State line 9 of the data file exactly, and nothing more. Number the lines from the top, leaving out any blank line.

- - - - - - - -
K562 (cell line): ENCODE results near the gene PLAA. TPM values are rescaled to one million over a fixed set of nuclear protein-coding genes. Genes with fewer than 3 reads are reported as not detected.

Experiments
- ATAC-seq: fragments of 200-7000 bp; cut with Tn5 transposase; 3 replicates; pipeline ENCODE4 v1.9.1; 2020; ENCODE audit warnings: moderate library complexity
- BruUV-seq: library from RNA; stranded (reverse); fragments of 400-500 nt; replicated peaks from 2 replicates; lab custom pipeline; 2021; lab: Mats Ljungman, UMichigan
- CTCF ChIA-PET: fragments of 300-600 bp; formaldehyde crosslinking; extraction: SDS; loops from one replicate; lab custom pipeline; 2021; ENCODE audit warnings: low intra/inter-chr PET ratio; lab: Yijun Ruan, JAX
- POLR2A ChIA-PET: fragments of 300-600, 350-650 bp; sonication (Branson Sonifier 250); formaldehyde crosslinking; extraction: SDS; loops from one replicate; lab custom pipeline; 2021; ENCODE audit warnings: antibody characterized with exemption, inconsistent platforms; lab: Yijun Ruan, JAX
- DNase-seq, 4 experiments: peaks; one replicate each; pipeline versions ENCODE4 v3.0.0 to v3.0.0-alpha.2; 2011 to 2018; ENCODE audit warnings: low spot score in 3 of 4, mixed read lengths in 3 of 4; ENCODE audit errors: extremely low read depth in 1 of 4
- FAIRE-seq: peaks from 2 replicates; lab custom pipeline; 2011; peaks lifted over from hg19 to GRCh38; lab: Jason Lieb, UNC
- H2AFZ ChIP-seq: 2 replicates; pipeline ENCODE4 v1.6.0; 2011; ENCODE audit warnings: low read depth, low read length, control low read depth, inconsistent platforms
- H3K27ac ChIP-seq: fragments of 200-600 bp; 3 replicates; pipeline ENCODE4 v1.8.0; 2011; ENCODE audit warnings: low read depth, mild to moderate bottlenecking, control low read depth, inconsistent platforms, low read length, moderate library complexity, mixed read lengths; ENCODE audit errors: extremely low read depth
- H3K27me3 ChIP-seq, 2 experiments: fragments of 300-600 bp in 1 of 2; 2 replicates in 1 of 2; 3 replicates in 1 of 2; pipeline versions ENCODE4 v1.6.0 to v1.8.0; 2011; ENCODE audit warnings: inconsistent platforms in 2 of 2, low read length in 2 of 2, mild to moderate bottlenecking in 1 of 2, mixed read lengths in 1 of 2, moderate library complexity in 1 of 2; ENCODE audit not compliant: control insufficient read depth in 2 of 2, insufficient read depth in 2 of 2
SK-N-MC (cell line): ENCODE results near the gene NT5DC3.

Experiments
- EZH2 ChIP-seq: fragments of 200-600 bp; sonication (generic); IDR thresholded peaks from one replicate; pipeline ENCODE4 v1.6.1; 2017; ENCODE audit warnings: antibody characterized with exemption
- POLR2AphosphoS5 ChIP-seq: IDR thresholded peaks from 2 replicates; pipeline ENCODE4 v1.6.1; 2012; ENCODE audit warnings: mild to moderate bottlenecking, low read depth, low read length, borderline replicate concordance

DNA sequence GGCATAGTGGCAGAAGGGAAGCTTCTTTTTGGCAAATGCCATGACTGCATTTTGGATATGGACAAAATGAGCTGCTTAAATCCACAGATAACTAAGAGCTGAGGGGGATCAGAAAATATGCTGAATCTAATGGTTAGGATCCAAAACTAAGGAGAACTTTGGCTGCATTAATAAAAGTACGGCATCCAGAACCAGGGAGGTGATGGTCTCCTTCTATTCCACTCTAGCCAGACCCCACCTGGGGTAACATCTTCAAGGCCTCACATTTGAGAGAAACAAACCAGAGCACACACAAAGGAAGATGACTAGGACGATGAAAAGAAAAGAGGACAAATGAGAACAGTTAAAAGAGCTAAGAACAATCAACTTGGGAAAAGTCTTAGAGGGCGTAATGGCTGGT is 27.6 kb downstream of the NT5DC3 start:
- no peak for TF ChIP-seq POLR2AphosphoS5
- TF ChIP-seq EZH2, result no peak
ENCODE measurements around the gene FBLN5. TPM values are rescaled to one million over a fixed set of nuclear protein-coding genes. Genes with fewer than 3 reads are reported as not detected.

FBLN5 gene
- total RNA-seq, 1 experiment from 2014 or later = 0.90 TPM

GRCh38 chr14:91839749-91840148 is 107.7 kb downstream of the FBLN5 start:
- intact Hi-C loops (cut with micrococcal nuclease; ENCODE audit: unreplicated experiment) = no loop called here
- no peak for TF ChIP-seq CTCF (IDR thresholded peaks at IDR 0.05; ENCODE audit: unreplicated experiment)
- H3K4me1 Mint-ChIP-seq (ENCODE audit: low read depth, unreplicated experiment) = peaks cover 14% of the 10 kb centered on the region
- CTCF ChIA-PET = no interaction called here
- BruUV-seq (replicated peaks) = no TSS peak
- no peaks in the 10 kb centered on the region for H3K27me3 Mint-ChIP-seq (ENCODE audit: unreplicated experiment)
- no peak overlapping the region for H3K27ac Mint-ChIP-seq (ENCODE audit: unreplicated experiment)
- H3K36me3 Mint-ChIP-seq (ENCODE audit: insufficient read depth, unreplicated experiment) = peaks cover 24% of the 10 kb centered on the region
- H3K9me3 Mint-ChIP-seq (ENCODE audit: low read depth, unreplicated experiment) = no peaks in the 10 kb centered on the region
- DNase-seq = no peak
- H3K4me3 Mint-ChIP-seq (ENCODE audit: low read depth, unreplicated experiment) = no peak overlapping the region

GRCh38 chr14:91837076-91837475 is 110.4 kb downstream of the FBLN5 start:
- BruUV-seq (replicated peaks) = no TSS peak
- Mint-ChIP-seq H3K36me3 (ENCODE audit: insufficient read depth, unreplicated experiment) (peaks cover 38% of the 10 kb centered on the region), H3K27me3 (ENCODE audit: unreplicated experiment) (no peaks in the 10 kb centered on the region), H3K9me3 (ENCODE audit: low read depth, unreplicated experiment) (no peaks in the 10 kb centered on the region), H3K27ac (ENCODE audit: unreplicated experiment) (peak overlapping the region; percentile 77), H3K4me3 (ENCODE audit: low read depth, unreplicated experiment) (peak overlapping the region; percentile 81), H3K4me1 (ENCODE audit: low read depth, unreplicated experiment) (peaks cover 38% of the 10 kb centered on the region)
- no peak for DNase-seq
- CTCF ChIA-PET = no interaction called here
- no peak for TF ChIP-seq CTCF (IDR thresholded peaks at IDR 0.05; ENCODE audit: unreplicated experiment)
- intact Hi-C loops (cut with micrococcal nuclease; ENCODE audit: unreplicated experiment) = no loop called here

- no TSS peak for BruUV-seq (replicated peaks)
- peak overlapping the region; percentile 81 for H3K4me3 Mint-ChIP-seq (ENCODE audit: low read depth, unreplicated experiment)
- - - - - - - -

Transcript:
- H2AFZ ChIP-seq: 2 replicates; pipeline ENCODE4 v1.6.0; 2011; ENCODE audit warnings: low read depth, low read length, control low read depth, inconsistent platforms